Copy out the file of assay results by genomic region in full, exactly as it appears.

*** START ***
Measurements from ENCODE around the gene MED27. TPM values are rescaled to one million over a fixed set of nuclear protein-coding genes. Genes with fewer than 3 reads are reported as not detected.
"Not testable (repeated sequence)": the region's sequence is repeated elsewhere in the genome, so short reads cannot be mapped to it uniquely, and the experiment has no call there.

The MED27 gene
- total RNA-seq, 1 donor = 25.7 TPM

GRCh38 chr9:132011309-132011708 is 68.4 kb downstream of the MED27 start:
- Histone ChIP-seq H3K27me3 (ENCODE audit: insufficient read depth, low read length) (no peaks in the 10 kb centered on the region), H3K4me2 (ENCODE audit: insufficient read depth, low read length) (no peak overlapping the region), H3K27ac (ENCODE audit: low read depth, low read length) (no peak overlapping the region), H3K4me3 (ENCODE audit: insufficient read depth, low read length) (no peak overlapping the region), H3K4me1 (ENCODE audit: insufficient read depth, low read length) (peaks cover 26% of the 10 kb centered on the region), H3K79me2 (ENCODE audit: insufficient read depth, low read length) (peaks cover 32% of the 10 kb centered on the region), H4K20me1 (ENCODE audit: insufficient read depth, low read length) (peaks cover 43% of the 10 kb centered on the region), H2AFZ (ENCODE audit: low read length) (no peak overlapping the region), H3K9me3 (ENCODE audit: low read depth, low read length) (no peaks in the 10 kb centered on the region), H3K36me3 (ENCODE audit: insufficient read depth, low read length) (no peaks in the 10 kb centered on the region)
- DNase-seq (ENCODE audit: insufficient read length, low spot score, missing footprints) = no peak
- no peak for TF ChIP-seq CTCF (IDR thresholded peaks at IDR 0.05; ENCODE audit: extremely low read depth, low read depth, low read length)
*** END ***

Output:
Measurements from ENCODE around the gene MED27. TPM values are rescaled to one million over a fixed set of nuclear protein-coding genes. Genes with fewer than 3 reads are reported as not detected.
"Not testable (repeated sequence)": the region's sequence is repeated elsewhere in the genome, so short reads cannot be mapped to it uniquely, and the experiment has no call there.

The MED27 gene
- total RNA-seq, 1 donor = 25.7 TPM

GRCh38 chr9:132011309-132011708 is 68.4 kb downstream of the MED27 start:
- Histone ChIP-seq H3K27me3 (ENCODE audit: insufficient read depth, low read length) (no peaks in the 10 kb centered on the region), H3K4me2 (ENCODE audit: insufficient read depth, low read length) (no peak overlapping the region), H3K27ac (ENCODE audit: low read depth, low read length) (no peak overlapping the region), H3K4me3 (ENCODE audit: insufficient read depth, low read length) (no peak overlapping the region), H3K4me1 (ENCODE audit: insufficient read depth, low read length) (peaks cover 26% of the 10 kb centered on the region), H3K79me2 (ENCODE audit: insufficient read depth, low read length) (peaks cover 32% of the 10 kb centered on the region), H4K20me1 (ENCODE audit: insufficient read depth, low read length) (peaks cover 43% of the 10 kb centered on the region), H2AFZ (ENCODE audit: low read length) (no peak overlapping the region), H3K9me3 (ENCODE audit: low read depth, low read length) (no peaks in the 10 kb centered on the region), H3K36me3 (ENCODE audit: insufficient read depth, low read length) (no peaks in the 10 kb centered on the region)
- DNase-seq (ENCODE audit: insufficient read length, low spot score, missing footprints) = no peak
- no peak for TF ChIP-seq CTCF (IDR thresholded peaks at IDR 0.05; ENCODE audit: extremely low read depth, low read depth, low read length)